Editorial note: Before we proceed with what is an if not disgruntled, then at the very least far from being gruntled discussion of China, we (the editorial we, which Mark Twain said ought only be used by editors and people with tapeworms. We aren't sure if we fall into either category, but I doubt Mr. Twain would be too heavily offended) would like to point out a couple of things around the blogodrome. We were heavily amused by the resident information science professional's excursion in the wilderness with a lesbian couple. High-fives are most certainly in order, and will be delivered as soon as the logistics are worked out. We are furthermore humbly flattered to have been included in the resident rock star's comprehensive list of online mind candy, which seems only to be inaccurate as it, in all modesty, doesn't include her name, which is understandable, as linking to ones own blog does seem rather pointless. That bit of buisiness aside, here follows a far less pleasant matter.
I guess the president of China was displeased with his reception here. I'm sorry sir, would you like your tea with one lump of "fuck you," or two?
It's a fucked up world where this guy gets a 21 gun salute. And yet, I guess on some level it's necessary. Which is even more fucked up. We're piss scared of China right now. They're swiftly moving towards superpower status in a world where we're used to being the only country that term applied to. They've got the largest standing army in human history, which yes, is only a direct threat if they obtain the means to mobilize it, but as it exists now it's still all kinds of ominous. Of course, our cooperation with this asshole is another example of what has been made abundantly clear by the example of Iraq; We take a firm stand on human rights... when it's convenient.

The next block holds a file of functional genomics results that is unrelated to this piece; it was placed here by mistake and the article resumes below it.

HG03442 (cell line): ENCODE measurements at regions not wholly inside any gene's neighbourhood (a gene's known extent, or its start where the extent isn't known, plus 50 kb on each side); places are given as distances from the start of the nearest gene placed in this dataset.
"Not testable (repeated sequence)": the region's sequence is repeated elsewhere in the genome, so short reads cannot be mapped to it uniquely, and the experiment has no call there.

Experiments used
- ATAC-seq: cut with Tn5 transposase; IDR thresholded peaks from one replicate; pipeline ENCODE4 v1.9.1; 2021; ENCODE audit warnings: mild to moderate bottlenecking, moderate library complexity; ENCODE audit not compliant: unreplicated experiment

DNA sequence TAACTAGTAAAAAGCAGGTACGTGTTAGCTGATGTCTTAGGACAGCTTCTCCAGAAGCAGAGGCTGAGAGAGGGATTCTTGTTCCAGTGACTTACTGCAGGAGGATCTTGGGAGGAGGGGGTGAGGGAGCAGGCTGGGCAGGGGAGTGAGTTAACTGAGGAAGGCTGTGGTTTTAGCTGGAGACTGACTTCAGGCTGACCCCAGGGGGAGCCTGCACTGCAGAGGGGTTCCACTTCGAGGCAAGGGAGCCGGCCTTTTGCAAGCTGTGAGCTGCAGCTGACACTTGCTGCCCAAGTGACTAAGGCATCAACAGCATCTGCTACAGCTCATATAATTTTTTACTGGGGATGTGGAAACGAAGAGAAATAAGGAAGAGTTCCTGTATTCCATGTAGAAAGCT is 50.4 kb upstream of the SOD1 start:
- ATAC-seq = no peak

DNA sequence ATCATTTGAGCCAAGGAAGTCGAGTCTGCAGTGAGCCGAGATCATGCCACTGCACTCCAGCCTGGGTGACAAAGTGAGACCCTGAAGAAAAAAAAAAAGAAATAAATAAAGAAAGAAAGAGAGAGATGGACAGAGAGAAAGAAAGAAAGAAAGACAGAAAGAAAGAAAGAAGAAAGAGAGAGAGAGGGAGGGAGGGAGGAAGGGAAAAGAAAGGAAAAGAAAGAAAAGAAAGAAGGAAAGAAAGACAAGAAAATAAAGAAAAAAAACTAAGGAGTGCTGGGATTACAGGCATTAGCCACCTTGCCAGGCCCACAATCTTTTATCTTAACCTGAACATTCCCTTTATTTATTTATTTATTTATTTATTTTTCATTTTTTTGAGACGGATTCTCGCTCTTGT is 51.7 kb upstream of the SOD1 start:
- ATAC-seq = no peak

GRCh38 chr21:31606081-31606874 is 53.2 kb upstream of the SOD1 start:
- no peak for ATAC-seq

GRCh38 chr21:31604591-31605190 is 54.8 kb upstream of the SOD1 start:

The thing is? We are absolutely responsible for China's position and assumed license to not give a damn about human rights, because we knew about all of this all along and yet we still traded with them. We didn't need to, really, but we did because the profit margins were better and now all of a sudden our economy is in a bind and look who's got their hands on our ankles.
Speaking of which, Yahoo has been implicated in handing the user information of a pro-democracy Chinese citizen, who was summarily jailed, to the government. Note that a public outcry here has not been forthcoming, despite the media crucifixion that Google endured for their cooperation with censorship laws. I'll restate: They caught flak because they refused to do here what Yahoo did over there. Right-wingers would have you believe that there's a liberal bias in the media, but a simple analysis of this situation soundly trumps that. Here are two companies who run a search engine service. Both wanted a market in China. One complied with censorship laws over there and refused to turn over user data to the US Justice Department. Another complied with the US Justice Department here, and help jail a man for democracy advocacy over there. Which one got buried by bad publicity and saw a huge dip in profits?